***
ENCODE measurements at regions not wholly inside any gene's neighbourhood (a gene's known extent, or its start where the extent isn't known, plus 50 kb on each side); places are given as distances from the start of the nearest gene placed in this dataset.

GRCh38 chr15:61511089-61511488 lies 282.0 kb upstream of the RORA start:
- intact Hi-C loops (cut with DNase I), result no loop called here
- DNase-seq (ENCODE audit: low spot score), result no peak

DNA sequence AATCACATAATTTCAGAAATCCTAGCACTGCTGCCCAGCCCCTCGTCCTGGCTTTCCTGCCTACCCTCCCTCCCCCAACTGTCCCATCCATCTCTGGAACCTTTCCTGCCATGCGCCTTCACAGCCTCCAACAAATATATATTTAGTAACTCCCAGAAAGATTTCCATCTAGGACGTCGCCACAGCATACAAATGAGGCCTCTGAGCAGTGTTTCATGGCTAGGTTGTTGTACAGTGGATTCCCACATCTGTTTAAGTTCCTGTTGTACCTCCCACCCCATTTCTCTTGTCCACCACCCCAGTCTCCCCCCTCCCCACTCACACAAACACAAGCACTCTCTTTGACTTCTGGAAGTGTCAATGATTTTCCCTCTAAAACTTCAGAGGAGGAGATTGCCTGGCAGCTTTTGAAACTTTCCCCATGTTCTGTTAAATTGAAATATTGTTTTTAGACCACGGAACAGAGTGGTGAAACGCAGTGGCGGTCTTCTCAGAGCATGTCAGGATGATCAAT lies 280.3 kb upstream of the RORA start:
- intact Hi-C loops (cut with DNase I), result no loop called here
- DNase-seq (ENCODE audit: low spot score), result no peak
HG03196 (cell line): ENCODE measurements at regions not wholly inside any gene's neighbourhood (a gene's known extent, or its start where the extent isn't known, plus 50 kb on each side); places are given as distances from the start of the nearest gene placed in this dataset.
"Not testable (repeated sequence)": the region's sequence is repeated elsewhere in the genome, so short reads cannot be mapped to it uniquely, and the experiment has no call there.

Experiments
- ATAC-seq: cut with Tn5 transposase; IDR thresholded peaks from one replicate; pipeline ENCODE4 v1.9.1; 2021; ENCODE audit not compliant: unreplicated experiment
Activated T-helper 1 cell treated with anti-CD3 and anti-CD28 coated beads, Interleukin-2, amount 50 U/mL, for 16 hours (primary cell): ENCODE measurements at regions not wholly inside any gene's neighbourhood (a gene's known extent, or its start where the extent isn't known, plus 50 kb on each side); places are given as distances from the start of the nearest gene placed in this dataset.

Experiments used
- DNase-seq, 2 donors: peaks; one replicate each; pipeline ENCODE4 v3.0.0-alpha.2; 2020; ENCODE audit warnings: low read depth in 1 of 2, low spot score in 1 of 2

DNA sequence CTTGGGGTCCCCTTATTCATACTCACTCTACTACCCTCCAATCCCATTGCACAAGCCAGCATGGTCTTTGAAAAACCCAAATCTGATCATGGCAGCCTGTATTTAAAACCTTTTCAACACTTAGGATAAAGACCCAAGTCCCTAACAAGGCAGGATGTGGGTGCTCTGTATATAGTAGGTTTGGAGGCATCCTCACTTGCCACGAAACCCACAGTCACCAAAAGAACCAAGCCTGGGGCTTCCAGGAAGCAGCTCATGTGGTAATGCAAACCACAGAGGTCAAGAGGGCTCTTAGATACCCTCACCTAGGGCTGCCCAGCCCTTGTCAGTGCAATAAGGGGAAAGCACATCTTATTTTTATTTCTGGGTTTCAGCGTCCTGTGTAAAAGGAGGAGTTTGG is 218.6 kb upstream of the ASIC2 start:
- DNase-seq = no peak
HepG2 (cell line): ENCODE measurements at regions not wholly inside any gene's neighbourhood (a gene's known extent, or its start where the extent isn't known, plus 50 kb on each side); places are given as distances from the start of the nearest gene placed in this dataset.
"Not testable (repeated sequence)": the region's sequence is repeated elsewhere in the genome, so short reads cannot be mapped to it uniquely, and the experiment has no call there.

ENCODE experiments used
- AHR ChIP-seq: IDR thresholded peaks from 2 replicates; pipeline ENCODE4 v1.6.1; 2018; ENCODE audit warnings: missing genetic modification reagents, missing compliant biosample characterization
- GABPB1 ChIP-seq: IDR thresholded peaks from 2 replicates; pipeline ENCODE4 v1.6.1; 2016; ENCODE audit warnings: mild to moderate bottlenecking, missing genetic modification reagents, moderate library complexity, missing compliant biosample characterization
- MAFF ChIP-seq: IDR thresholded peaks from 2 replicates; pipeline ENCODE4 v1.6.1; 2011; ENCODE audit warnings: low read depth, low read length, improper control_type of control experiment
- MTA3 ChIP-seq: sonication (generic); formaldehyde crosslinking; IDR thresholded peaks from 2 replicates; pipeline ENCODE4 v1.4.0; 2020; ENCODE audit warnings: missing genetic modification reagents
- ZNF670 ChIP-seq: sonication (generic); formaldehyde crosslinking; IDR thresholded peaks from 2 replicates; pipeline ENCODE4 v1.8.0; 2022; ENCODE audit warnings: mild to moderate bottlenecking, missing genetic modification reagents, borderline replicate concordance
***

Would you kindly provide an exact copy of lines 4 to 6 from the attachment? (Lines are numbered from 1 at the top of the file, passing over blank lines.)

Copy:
- DNase-seq (ENCODE audit: low spot score), result no peak

DNA sequence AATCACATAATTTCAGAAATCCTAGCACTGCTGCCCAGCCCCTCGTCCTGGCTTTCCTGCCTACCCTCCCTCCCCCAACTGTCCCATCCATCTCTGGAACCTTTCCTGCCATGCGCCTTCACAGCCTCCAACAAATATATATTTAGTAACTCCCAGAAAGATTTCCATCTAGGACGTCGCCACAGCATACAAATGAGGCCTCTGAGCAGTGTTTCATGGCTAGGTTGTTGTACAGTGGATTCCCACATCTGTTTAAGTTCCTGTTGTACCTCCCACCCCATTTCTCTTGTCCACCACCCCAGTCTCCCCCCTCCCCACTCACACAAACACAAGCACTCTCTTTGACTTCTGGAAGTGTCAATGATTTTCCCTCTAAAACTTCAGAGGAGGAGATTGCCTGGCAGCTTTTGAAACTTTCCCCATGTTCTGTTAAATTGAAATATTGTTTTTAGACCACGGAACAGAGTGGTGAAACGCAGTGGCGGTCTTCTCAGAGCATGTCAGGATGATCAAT lies 280.3 kb upstream of the RORA start:
- intact Hi-C loops (cut with DNase I), result no loop called here